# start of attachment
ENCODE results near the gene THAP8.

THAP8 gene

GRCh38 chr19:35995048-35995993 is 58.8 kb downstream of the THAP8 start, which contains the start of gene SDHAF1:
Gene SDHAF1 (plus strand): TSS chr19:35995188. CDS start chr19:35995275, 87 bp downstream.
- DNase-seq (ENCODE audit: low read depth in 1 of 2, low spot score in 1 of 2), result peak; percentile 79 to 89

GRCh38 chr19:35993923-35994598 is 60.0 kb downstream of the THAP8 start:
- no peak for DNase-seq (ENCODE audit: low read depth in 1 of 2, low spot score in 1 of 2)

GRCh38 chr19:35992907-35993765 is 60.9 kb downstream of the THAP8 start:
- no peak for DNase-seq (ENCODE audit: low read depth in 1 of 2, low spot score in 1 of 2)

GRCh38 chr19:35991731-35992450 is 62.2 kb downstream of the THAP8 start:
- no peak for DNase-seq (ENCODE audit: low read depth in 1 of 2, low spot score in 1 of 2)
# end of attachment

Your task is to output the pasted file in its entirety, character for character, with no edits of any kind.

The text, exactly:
ENCODE results near the gene THAP8.

THAP8 gene

GRCh38 chr19:35995048-35995993 is 58.8 kb downstream of the THAP8 start, which contains the start of gene SDHAF1:
Gene SDHAF1 (plus strand): TSS chr19:35995188. CDS start chr19:35995275, 87 bp downstream.
- DNase-seq (ENCODE audit: low read depth in 1 of 2, low spot score in 1 of 2), result peak; percentile 79 to 89

GRCh38 chr19:35993923-35994598 is 60.0 kb downstream of the THAP8 start:
- no peak for DNase-seq (ENCODE audit: low read depth in 1 of 2, low spot score in 1 of 2)

GRCh38 chr19:35992907-35993765 is 60.9 kb downstream of the THAP8 start:
- no peak for DNase-seq (ENCODE audit: low read depth in 1 of 2, low spot score in 1 of 2)

GRCh38 chr19:35991731-35992450 is 62.2 kb downstream of the THAP8 start:
- no peak for DNase-seq (ENCODE audit: low read depth in 1 of 2, low spot score in 1 of 2)